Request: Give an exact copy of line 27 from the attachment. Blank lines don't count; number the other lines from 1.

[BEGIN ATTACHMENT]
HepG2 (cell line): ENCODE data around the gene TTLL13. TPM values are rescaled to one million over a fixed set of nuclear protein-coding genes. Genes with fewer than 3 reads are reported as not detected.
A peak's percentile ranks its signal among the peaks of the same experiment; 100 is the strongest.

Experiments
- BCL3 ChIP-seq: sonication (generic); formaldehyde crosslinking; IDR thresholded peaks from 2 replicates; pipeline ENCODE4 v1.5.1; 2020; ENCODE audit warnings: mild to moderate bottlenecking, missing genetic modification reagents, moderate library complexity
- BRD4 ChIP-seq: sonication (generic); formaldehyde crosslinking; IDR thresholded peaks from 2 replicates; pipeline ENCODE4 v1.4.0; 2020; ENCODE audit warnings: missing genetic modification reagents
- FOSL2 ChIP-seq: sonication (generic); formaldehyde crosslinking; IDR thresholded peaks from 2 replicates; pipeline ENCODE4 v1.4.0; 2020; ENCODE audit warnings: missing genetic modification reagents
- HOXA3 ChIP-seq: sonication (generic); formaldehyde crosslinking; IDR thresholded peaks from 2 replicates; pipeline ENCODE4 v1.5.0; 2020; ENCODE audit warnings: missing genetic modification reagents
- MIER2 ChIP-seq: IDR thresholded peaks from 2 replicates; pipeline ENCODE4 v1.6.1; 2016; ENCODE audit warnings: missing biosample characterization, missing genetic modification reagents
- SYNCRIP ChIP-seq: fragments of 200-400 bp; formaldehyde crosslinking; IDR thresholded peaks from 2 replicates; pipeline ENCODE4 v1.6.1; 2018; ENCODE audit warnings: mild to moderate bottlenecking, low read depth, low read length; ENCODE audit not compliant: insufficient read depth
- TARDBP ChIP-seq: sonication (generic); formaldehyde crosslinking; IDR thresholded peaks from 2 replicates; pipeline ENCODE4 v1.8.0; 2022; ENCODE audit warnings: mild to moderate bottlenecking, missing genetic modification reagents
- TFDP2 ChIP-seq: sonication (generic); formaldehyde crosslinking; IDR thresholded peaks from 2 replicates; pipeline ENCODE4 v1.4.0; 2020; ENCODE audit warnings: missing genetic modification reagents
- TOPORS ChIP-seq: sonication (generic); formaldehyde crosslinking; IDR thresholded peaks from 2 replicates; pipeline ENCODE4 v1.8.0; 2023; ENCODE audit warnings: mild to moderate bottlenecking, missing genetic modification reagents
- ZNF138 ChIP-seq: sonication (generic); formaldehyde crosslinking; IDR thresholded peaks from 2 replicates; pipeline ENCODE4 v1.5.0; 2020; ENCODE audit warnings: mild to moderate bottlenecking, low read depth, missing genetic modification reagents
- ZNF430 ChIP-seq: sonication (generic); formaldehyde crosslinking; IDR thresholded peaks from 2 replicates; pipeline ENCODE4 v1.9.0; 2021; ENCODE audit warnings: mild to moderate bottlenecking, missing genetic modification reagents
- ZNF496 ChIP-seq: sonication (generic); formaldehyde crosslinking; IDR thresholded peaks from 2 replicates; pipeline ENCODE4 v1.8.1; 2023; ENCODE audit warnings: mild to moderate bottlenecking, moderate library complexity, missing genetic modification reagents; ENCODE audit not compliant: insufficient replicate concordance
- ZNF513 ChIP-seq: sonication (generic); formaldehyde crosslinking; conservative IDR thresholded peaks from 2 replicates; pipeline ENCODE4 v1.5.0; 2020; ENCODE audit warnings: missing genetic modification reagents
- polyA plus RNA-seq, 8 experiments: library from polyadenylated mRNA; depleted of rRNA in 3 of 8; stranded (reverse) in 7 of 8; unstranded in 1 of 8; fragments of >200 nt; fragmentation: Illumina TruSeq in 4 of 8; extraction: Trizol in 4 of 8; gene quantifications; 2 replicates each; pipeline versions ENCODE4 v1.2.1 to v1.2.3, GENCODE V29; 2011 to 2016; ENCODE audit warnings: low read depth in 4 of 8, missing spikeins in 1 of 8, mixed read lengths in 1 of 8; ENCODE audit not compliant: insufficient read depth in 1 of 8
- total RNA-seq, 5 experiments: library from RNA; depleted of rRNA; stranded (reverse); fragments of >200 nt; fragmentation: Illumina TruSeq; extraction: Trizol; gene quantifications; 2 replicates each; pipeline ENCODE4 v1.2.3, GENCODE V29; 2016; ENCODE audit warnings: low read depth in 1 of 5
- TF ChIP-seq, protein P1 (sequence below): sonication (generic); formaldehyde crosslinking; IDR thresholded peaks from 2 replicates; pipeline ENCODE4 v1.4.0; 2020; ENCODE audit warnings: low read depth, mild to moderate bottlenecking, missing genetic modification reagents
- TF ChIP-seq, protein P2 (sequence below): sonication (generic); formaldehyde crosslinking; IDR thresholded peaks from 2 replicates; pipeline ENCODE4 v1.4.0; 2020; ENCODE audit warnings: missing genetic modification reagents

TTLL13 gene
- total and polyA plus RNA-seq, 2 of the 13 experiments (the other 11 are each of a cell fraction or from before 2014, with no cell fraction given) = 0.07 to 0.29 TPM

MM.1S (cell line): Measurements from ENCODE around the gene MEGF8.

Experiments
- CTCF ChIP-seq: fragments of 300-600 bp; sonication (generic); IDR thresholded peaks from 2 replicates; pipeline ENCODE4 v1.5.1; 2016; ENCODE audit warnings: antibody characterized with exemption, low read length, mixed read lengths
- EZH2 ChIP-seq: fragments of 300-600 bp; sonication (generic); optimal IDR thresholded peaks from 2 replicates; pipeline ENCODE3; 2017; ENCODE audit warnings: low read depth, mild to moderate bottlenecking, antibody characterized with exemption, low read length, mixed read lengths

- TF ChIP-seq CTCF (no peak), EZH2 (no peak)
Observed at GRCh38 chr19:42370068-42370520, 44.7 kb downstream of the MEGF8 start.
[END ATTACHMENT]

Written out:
- TF ChIP-seq CTCF (no peak), EZH2 (no peak)